She paused in her steps and stared out over the landscape for a moment. “I do, sometimes.” She looked back at him, and he met her eyes more frankly than he had before. “But never for long. I don’t have your fortune, Mr. Eames, which means I don’t have your choices. This is the world I know, and it’s likely all I ever will know, aside from an occasional trip to London to watch Phillipa shop. It doesn’t do any good to wish otherwise.” She took a deep breath, then gave him a tight little smile. “Now, I should get back to my aunt.”
They didn’t speak for the rest of the outing, but again, she often found him looking at her, this time with a serious, musing expression.
The next morning, Mr. Cobb called Arthur into his study.
“You asked for me?” Arthur asked as he shut the door behind him.
“Mr. Eames came to speak to me this morning,” Cobb said.
“He wants to marry Ariadne.”
Arthur slowly sank into a chair. “You can’t be serious.”
“I am,” said Cobb, taking the seat opposite his nephew. “As was he.”
“What did you tell him?”
“What do you think I told him?” Cobb waited a moment, then said, “I need you to help me convince Ariadne to accept him.”
This time Arthur did not bother to keep the incredulity from his face. “To accept him? Why would we do that?”
“Because it’s the best thing for her.” Cobb took a deep breath and thought before he spoke. “I’m not insensible to the fact that this is a delicate issue. But whatever your own feelings may be...”
“My own feelings are irrelevant,” Arthur said. “He isn’t suitable.”
“You’ve heard the same stories I have.”
“I have,” Cobb admitted. “If even half of them are true I’d be surprised.”
“If only a quarter of them are true, it’s enough,” Arthur countered.
“Not all men live as we do, Arthur, and if his exploits have been more... colorful than most, he assures me they are in his past.”
“And if they’re not?”
“We’re not cutting all ties with her,” Cobb said patiently. “We will not see her mistreated, and he knows that.” Arthur merely glowered at him, so Cobb continued in a softer voice. “Arthur, Ariadne will always have a home here, you know that. But is that what you really want for her? To stay here and act as Governess to your children? She deserves a home and a family of her own, and this is quite literally the best offer she will ever receive.”
“You don’t know that,” Arthur protested.
“Yes, I do. She has no dowry to speak of, little family outside of us and no connections. He is so far above her,” Arthur began to protest, but Cobb cut him off, “as society reckons such things, that we would be grossly irresponsible to do anything other than encourage the match in any way we can. Do I make myself clear?”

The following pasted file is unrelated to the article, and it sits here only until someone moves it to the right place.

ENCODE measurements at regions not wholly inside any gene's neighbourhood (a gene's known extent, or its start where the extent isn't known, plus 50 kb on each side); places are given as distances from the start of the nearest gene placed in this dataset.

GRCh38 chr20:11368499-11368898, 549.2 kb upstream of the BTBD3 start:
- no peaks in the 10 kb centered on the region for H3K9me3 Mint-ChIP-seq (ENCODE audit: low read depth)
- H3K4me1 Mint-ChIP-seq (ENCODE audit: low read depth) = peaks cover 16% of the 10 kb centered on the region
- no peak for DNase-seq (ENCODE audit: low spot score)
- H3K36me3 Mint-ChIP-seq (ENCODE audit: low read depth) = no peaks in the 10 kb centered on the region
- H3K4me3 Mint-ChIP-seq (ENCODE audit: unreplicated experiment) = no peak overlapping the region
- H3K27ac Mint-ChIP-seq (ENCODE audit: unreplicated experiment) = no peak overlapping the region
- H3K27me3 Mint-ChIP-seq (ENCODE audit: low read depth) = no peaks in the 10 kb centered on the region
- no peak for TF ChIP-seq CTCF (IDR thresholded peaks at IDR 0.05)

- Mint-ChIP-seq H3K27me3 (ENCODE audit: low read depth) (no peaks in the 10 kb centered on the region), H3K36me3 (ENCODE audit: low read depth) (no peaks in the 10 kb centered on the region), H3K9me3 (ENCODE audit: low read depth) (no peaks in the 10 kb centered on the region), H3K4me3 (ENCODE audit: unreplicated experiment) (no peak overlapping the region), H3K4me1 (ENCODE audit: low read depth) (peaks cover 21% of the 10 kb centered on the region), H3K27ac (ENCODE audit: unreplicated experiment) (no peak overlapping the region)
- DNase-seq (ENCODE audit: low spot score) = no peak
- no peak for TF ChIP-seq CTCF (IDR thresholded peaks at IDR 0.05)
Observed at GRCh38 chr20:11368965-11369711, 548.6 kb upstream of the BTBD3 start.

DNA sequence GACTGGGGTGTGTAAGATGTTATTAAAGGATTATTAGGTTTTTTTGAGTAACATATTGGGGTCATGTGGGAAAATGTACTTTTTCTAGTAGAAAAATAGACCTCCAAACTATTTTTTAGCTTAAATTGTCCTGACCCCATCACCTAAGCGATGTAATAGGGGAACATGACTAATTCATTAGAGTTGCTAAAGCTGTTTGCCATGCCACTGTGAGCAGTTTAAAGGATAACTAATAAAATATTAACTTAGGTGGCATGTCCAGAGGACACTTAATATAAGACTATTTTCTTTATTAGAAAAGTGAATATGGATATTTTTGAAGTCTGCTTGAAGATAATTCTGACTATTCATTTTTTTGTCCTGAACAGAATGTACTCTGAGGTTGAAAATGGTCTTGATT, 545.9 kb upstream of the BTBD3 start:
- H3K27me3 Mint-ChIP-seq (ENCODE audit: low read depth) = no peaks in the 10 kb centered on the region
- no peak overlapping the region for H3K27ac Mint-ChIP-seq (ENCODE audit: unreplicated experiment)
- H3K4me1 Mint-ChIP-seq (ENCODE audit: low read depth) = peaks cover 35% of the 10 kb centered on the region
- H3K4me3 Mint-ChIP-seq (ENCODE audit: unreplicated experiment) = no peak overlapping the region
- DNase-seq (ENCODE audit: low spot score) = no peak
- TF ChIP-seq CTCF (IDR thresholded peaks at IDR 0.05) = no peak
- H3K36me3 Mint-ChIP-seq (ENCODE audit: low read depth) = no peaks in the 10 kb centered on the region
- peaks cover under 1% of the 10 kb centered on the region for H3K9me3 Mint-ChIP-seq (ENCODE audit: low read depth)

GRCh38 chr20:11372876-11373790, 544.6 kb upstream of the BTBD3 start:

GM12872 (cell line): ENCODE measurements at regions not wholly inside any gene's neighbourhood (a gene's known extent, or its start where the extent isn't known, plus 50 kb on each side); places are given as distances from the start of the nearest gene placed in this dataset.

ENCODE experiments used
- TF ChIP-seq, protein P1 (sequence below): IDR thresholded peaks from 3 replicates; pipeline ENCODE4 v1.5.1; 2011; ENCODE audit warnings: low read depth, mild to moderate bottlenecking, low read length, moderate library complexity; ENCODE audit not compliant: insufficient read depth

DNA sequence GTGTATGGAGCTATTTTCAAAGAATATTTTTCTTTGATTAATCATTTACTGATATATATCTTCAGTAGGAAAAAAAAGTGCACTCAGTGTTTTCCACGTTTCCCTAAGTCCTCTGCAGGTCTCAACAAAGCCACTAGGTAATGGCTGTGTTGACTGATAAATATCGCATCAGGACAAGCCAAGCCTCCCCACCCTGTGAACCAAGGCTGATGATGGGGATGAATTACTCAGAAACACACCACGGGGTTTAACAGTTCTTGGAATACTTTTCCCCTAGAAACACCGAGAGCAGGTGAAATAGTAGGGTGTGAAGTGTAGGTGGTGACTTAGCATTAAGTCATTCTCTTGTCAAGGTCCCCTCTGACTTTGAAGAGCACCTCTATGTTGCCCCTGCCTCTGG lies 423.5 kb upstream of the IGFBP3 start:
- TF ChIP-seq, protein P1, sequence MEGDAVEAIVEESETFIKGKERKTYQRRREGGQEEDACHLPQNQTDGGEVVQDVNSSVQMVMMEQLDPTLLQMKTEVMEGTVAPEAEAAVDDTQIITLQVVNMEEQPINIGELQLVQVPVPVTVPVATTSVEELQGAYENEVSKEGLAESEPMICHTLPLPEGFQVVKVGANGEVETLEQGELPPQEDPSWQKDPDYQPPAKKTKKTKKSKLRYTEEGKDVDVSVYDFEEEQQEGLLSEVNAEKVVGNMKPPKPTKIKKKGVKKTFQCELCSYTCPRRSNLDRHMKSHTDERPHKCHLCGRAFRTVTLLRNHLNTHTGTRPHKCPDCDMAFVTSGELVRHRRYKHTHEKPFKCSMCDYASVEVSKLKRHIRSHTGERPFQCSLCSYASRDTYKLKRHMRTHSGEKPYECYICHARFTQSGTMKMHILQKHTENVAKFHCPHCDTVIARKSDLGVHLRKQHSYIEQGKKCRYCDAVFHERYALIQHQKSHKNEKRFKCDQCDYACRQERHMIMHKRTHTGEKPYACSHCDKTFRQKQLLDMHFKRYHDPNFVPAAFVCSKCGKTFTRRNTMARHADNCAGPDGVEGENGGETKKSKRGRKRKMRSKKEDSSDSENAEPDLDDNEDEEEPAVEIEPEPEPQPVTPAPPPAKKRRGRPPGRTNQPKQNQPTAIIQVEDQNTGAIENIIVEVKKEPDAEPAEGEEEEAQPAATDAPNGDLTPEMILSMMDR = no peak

Arthur clenched his jaw and said nothing, but nodded.
Fifteen minutes later, Ariadne joined them. Cobb sat her down and presented the same argument to her that he had to Arthur, although with far more delicacy. In addition, he suggested that were she not persuaded to accept Mr. Eames’ proposal on her own behalf, she should consider the substantial material aid he would be able to render to her mother’s family, and that her obligation to her other siblings should be remembered.
Ariadne listened with growing shock and disbelief as her future was explained to her. She felt numb: what her uncle was telling her was so far out of the expectations she had always had for her life that she had no idea how to formulate a response. He might have told her that in a few hours she was going to grow wings and it would have made as much sense. When his speech was finished, he sat quietly and gave her a moment to think.
Still at a loss, she turned to her cousin. “Arthur?” Her voice sounded very small, even to her.
Arthur’s expression was unreadable. He swallowed visibly, and said, “He’s right, Ariadne.”
It hurt a great deal more than she thought it would. “But you said...”
“I know what I said.” He gave her a tight little smile that she recognized as false. “But I can’t continue to think badly of a man who is so clearly fond of you.”
“Think about it, Ariadne,” Cobb said. “He wants to speak with you after lunch.”
She stood up slowly and gave her uncle a polite nod. “I will give it all consideration,” she said before closing the door behind her.
“She’s going to refuse,” said Arthur.
“You’re certain?” asked Cobb.
“Unless he’s very, very persuasive? Yes.”
Ariadne had indeed decided, almost on reflex, to reject Mr. Eames’ proposal. She had also intended to spend the following few hours composing herself prior to the interview. But what happened in fact was that she ended up working herself into such a state of nervous excitement that when Mr. Eames opened the door to the parlour in which she was sitting she shot to her feet like a frightened rabbit.
Eames looked her up and down, his shoulders sagging. “Your uncle spoke to you, didn’t he.”
She discovered her mouth was sealed shut, so she nodded mutely.
Eames swore impressively. “I asked him not to do that,” he said. He fished through his jacket, pulled out a small silver case, removed a cheroot, and lit it. Somewhere during the process, Ariadne realized he was every bit as nervous as she was.
It helped. A little.
“Allow me to hazard a guess,” Eames said. “He told you that you regardless of how you felt you owed to either him or your parents and siblings - or both - to marry me.”